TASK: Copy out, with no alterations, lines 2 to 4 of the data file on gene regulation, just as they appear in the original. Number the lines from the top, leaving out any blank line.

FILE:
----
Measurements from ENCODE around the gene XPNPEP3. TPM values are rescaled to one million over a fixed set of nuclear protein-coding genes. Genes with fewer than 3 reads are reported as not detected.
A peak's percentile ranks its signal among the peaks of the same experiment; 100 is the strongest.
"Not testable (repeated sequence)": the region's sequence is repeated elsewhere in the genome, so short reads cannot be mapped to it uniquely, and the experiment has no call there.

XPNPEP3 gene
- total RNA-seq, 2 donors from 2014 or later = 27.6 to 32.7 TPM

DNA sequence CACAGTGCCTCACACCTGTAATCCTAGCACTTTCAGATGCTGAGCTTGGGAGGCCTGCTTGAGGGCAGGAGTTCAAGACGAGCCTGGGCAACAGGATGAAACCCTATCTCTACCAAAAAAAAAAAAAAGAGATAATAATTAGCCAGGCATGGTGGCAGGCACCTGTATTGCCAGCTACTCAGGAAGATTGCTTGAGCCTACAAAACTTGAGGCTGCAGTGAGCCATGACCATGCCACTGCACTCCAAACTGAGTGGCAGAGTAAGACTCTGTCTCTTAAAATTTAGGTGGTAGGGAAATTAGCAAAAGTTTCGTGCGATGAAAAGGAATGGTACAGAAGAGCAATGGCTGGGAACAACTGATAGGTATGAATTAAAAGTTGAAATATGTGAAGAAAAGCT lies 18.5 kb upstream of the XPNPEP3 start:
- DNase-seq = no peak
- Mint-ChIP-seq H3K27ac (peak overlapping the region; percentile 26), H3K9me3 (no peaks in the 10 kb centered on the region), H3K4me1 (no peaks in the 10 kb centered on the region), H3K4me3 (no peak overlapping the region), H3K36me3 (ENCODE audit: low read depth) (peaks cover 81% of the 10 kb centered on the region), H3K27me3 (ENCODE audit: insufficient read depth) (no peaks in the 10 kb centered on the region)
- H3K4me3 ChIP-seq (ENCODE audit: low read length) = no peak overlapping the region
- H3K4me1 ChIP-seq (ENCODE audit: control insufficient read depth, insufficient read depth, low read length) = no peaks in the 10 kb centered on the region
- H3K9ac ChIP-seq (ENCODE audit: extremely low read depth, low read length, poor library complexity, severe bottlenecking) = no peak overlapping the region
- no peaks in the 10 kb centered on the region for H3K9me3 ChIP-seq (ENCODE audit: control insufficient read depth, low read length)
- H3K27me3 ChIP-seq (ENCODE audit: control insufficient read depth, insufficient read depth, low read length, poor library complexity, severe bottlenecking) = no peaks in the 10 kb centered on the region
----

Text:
A peak's percentile ranks its signal among the peaks of the same experiment; 100 is the strongest.
"Not testable (repeated sequence)": the region's sequence is repeated elsewhere in the genome, so short reads cannot be mapped to it uniquely, and the experiment has no call there.

XPNPEP3 gene